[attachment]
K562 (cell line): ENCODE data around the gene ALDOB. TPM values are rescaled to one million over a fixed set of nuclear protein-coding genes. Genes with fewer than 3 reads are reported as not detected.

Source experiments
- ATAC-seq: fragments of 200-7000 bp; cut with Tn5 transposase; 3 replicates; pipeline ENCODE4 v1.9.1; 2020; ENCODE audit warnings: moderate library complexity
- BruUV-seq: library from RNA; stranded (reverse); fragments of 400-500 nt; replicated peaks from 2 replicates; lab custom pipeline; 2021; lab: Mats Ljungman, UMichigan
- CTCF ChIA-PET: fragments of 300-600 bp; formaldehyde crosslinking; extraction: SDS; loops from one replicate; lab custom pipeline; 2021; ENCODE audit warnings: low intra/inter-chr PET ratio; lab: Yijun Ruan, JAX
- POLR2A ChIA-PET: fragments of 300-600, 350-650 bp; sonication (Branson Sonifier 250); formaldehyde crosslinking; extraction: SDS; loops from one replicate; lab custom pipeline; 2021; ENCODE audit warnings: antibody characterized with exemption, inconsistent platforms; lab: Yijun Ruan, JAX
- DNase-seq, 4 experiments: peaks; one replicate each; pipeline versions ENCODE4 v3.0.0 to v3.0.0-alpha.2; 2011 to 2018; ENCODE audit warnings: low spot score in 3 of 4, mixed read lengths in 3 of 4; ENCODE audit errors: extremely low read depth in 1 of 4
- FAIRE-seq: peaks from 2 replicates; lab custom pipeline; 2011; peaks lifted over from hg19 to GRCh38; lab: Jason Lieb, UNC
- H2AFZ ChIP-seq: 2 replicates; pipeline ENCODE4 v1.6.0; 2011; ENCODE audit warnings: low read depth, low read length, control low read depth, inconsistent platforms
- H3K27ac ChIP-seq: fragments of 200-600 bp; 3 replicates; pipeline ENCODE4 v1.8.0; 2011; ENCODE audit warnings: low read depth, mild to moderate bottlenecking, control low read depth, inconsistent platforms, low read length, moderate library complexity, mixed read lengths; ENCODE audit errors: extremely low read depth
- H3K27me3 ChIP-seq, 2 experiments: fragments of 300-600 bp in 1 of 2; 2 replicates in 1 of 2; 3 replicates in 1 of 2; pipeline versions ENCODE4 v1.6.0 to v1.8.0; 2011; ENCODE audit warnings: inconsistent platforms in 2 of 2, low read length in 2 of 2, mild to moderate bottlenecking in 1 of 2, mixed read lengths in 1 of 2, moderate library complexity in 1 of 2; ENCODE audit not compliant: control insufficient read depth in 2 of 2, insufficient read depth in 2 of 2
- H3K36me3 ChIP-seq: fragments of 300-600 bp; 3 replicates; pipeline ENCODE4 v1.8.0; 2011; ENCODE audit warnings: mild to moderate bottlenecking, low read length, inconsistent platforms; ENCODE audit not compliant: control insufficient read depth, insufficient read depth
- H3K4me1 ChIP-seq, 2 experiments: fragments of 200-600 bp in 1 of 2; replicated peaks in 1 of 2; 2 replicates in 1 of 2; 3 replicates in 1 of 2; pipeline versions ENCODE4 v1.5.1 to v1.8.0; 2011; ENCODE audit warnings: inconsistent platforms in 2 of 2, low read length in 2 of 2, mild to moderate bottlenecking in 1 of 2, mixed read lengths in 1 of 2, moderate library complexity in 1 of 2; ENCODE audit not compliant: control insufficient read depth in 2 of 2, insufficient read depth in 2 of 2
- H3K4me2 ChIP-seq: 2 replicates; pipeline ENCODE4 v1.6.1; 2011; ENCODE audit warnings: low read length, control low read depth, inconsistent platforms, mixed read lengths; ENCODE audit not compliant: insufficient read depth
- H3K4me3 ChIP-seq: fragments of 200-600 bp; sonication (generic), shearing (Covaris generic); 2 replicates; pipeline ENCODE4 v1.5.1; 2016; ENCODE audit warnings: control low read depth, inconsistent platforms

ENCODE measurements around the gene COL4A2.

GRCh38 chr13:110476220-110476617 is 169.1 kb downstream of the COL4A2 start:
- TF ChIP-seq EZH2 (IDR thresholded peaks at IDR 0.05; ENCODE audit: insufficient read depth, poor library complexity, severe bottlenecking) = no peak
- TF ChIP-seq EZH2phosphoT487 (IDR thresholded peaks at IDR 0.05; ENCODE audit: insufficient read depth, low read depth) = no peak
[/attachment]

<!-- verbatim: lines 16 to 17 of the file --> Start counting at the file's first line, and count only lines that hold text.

ENCODE measurements around the gene COL4A2.

GRCh38 chr13:110476220-110476617 is 169.1 kb downstream of the COL4A2 start: